Currently viewing the category: "Bark Beetles and Bark Gnawing Beetles"
What's That Bug? does not endorse extermination

Subject: Temnoscheila
Location: Wichita Falls, Texas
May 30, 2014 2:46 pm
We have identified the green beetles on one of our red oak trees as temnoscheila.
We used a tree drench on it a few days ago to systemically rid the tree of the beetles, which are gnawing holes in the bark and making it fall off. But drench can take up to three months to work. Is there anything else you would recommend to help us? We don’t want to lose the tree.
We live in Wichita Falls, Texas, and are in a bad drought. We have been watering the trees with pond water, since we are not allowed to use city water on the yard.
We don’t see the beetles on any other trees (hope they don’t spread). Thanks.
I hope I sent the right picture of the beetles and not my dogs.
Signature: Ercie Hill

Metallic Green Borer Beetle

Metallic Green Bark Gnawing Beetle

Dear Ercie,
We are very excited to be able to post your image of this beautiful species that helps to return trees to humus.  We took the liberty of cropping and correcting your image of a Bark Gnawing Beetle.
  The BugGuide page on the genus  is a beautifully designed page.

Temnoscheila species

Temnoscheila species

Daniel, thank you.  Sorry my image was not better.  My camera doesn’t take very good close-up photos.
Any idea why the beetles are on the oak tree and how to talk them into going somewhere else?
Thanks again,
Ercie Hill

We have very good news for you Ercie, sort of.  We just received a complimentary copy of Arthur V. Evans’ new book, Beetles of Eastern North America, and here is what he has to say about Temnoscheila virescens:  “Adults and larvae found in pines infested with bark beetles and are important predators of Dendroctonus.  Adults prey on adult bark beetles, while their larvae consume Dendroctonus eggs and larvae.”  According to BugGuideDendroctonus:  “Breed on boles of conifers; sometimes kill healthy trees.”  So, you have photographed the predator, not the problem.  We would urge you not to take any action against this magnificent Bark Gnawing Beetle, even though its family name is deceptive.  It is feeding on the beetle that is the problem.  The material we are citing lists pines as the trees affected by the Bark Beetle, but that is not to say that the Bark Gnawing Temnoscheila might also prey on Bark Beetles that affect other trees, namely, your oak.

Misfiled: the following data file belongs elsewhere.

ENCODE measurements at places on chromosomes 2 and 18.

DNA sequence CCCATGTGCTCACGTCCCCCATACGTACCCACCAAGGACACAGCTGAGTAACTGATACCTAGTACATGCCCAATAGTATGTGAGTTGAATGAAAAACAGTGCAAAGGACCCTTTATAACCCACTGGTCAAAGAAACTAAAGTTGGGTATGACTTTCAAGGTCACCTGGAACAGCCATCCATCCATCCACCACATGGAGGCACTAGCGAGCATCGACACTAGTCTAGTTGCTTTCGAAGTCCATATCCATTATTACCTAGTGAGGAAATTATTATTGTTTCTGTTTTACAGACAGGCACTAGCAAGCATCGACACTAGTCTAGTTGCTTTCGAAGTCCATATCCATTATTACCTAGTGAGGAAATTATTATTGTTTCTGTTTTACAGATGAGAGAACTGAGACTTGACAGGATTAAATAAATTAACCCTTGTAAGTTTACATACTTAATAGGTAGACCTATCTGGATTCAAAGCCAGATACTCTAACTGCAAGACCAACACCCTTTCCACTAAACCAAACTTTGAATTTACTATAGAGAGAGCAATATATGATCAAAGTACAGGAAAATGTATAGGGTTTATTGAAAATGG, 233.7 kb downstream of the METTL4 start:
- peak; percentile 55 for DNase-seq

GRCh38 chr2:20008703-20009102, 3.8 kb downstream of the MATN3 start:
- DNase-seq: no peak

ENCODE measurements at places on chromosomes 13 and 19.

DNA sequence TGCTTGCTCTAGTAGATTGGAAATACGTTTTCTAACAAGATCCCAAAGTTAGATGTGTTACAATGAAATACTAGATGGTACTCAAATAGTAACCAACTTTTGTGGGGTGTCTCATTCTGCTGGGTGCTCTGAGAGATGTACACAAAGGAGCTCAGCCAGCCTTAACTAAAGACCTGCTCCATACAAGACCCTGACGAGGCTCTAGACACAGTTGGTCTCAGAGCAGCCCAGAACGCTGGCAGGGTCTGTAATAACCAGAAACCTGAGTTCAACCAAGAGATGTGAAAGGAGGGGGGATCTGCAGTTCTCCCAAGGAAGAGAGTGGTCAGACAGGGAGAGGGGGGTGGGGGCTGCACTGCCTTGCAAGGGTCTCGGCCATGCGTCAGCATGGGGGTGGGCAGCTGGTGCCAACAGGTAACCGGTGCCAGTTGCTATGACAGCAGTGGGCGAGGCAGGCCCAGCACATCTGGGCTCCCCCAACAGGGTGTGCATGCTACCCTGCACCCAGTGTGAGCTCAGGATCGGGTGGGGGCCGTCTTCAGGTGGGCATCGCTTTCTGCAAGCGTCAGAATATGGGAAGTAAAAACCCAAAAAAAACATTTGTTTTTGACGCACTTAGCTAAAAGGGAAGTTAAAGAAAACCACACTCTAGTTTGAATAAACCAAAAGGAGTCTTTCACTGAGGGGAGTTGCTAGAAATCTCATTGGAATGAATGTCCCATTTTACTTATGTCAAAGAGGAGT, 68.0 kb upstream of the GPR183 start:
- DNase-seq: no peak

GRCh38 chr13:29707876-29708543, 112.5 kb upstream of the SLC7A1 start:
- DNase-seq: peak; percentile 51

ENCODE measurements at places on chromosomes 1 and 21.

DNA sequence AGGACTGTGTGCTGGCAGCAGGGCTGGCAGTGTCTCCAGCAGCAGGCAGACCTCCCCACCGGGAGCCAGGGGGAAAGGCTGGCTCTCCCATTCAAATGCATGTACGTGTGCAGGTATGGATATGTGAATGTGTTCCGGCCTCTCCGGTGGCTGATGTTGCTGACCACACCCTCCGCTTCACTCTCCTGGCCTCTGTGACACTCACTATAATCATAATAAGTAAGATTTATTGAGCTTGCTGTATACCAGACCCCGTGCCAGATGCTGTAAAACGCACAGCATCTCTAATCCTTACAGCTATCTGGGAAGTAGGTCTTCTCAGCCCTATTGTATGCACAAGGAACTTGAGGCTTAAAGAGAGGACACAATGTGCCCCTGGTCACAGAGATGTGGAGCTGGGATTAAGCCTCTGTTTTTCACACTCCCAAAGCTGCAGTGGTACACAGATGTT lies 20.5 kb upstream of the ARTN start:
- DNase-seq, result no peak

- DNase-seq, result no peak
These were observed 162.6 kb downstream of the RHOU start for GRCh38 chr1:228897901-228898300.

Daniel, thank you.  We’ve seen these beetles around here as long as I can remember, just never saw them on a tree.  I appreciate your responses – thanks so much.
Ercie


What's That Bug? does not endorse extermination

Subject: Cucujus clavipes
Location: Wellington, Colorado
September 22, 2012 10:48 pm
I decided to do some bug searching with one of my three sons today and it ended being all four of us. We have an old cottonwood stump that I cut down and we decided to pull away some of the bark to see what was going on. Upon pulling it off and getting past the centipedes, we saw two very unique beetles. One I was able to identify using bug guide!
http://bugguide.net/node/view/494540
So I’m submitting my pictures as I haven’t seen them on What’s that bug for a while.
Signature: Fish Seal

Flat Red Bark Beetles

Dear Fish Seal,
Thanks for submitting your images of Red Flat Bark Beetles,
Cucujus clavipes.  We have not posted a new image of the species since 2010.  The Florida State Collection of Arthropods has some additional information on the family.  It seems like your images were reduced in size and resolution.  We can easily accept images with a higher resolution in order to provide the highest quality for our readership.

Flat Red Bark Beetle

Daniel,
I’m sorry about how the pictures came through.  I have attached the full pictures.

Thanks.  We are making a swap, but that takes additional time.  Please submit full size files in the future.

 

What's That Bug? does not endorse extermination

Emerald ash borer?
Location: Annapolis, Maryland